2. Talk to your local farmers/ranchers and see if any of them have old spoiled hay or straw. Often this can be gotten for free.
  3. Collect fall leaves from your neighbors and people in your general area. I make sure to do this every fall.

But you can’t plant or sow seeds directly into this mulch layer—your vegetables and other plants will just die.

One option is to wait for the grass under the cardboard, the cardboard, and some of the mulch to decompose before you plant.

This is why fall is a great time to use this method to transform your lawn into a garden. But if you need to grow food now, there is another option.

You can pull the mulch back to make rows or holes and then fill those areas with compost or topsoil. Just make sure you also poke some holes into the cardboard/paper under those areas—just small holes though!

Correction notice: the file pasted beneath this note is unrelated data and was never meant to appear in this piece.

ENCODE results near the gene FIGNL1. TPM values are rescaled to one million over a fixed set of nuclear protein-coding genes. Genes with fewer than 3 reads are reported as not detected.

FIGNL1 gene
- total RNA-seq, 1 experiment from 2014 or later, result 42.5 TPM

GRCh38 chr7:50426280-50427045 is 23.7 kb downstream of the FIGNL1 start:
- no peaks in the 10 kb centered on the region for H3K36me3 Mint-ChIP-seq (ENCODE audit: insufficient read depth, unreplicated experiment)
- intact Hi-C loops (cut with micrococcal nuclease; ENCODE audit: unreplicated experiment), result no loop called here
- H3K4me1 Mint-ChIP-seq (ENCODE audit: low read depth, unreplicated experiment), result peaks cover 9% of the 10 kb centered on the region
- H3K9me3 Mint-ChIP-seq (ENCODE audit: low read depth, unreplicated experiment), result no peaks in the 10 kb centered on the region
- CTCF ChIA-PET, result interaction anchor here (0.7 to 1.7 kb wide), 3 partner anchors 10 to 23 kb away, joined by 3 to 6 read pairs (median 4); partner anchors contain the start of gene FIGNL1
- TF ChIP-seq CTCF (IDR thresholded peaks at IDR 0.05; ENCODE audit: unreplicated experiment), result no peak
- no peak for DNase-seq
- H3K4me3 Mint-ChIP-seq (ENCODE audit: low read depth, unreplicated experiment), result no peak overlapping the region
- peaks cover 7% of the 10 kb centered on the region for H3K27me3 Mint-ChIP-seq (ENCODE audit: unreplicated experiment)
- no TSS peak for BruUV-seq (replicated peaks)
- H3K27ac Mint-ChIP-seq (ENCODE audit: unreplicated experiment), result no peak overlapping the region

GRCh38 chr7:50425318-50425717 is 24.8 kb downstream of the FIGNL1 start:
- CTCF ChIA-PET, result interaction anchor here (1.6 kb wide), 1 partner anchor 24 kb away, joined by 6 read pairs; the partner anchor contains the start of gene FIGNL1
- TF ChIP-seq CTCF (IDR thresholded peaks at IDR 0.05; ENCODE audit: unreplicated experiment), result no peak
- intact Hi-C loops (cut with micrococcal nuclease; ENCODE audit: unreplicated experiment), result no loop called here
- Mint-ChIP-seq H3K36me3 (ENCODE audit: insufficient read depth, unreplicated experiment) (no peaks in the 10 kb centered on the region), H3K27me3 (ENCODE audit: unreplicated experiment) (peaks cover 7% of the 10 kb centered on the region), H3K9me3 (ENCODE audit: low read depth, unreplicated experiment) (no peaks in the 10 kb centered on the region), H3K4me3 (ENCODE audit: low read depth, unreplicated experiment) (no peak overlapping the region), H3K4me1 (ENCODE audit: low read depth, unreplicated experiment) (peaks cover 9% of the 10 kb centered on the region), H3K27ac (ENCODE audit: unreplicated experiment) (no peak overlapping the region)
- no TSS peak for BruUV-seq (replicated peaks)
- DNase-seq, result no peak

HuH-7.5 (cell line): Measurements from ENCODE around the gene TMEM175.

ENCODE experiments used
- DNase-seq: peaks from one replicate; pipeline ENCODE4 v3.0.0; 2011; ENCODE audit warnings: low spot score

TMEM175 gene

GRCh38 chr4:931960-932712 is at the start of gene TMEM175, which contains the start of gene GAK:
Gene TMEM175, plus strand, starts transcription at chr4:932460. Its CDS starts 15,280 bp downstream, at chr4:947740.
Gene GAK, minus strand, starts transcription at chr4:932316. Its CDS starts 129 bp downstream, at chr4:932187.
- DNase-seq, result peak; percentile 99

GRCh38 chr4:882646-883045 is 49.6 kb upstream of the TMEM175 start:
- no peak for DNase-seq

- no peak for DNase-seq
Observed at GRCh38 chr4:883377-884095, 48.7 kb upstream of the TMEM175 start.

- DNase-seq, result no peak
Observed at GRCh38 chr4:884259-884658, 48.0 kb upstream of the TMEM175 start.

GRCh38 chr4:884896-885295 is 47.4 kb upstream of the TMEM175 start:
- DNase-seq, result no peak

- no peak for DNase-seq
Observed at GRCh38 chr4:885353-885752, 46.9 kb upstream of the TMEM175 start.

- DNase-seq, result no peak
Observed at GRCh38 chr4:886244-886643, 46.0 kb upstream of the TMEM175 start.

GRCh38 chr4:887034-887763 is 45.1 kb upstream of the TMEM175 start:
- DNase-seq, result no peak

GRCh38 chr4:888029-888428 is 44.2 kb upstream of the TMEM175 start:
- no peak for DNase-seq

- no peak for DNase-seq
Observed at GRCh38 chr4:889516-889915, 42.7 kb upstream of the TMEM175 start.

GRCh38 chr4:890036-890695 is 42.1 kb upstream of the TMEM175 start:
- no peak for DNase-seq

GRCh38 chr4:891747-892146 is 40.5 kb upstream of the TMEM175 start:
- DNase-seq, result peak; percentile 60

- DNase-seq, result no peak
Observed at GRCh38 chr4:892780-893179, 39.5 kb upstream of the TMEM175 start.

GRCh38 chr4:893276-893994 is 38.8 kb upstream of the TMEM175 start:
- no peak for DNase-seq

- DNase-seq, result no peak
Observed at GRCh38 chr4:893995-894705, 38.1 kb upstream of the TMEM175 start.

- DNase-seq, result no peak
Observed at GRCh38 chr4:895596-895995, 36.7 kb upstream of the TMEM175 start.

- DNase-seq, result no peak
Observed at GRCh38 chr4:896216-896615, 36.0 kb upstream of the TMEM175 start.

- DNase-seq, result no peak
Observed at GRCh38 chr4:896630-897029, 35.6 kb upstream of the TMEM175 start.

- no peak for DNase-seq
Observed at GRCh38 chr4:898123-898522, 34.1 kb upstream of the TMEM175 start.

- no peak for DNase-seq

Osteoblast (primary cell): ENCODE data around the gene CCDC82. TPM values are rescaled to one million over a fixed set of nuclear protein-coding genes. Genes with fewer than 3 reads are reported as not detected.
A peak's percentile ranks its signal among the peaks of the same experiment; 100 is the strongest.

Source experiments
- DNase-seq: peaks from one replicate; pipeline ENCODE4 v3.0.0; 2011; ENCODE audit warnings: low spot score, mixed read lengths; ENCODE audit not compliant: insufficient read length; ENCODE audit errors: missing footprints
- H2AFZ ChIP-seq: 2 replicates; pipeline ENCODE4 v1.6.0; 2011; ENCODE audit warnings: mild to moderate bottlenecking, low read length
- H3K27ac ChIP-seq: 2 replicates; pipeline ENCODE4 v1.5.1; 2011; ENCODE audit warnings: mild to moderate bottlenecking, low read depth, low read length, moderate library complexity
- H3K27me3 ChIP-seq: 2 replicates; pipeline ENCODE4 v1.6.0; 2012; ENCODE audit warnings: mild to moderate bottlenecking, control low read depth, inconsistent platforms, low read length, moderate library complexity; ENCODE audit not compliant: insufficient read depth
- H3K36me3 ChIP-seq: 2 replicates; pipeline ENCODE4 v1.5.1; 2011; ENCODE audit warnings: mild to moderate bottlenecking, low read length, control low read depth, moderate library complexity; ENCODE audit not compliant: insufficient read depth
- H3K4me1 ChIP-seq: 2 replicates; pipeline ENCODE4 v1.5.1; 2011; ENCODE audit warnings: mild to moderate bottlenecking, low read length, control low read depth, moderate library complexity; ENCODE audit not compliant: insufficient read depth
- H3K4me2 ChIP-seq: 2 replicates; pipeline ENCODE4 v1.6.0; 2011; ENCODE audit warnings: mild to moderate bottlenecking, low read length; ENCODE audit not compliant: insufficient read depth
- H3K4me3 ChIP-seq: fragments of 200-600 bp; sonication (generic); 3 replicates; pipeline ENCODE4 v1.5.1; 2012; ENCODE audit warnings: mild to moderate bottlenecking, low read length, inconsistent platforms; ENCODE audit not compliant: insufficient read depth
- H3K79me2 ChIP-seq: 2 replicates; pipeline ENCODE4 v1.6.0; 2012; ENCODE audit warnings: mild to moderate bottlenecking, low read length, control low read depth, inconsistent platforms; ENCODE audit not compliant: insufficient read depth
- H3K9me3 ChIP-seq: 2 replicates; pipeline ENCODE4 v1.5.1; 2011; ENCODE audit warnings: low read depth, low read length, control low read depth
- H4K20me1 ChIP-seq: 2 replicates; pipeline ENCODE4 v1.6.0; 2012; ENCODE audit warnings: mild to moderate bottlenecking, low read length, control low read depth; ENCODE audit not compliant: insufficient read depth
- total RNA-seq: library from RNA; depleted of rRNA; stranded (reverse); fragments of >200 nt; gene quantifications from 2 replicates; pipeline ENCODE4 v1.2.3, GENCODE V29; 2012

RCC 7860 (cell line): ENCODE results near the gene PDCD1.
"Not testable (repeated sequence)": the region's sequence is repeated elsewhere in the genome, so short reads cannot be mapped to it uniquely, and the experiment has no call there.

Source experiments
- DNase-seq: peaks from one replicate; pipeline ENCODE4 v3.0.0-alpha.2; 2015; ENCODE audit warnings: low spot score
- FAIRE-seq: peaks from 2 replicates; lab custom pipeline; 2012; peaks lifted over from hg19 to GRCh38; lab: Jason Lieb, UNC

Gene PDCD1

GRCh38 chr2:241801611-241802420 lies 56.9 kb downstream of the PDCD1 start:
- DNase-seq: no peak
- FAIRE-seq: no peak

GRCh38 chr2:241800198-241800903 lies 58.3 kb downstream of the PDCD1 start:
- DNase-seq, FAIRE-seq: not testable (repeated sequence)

This will let water drain through the fresh cardboard/paper and it gives a place for your plant roots to move through.

Then just sow your seeds or plant your starts in the soil or compost like you normally would.

Regardless of which method of sheet-mulching you use, the best time to do this is several months before you need to plant your new garden.

The reason is that the grass and cardboard takes time to decompose and turn into soil.

You can plant before everything decomposes, but your vegetable’s roots will have less room to grow into, which may decrease your harvests and you may need to water more often.

But after the first year, everything will have broken down and this won’t be an issue.

Building Raised Beds

Transforming my lawn into a kitchen garden

This kitchen garden consists of 3 large raised beds that were built in an existing lawn. I used sheet-mulching to get rid of the surrounding lawn. This picture was taken in the middle of the construction and sheet-mulching.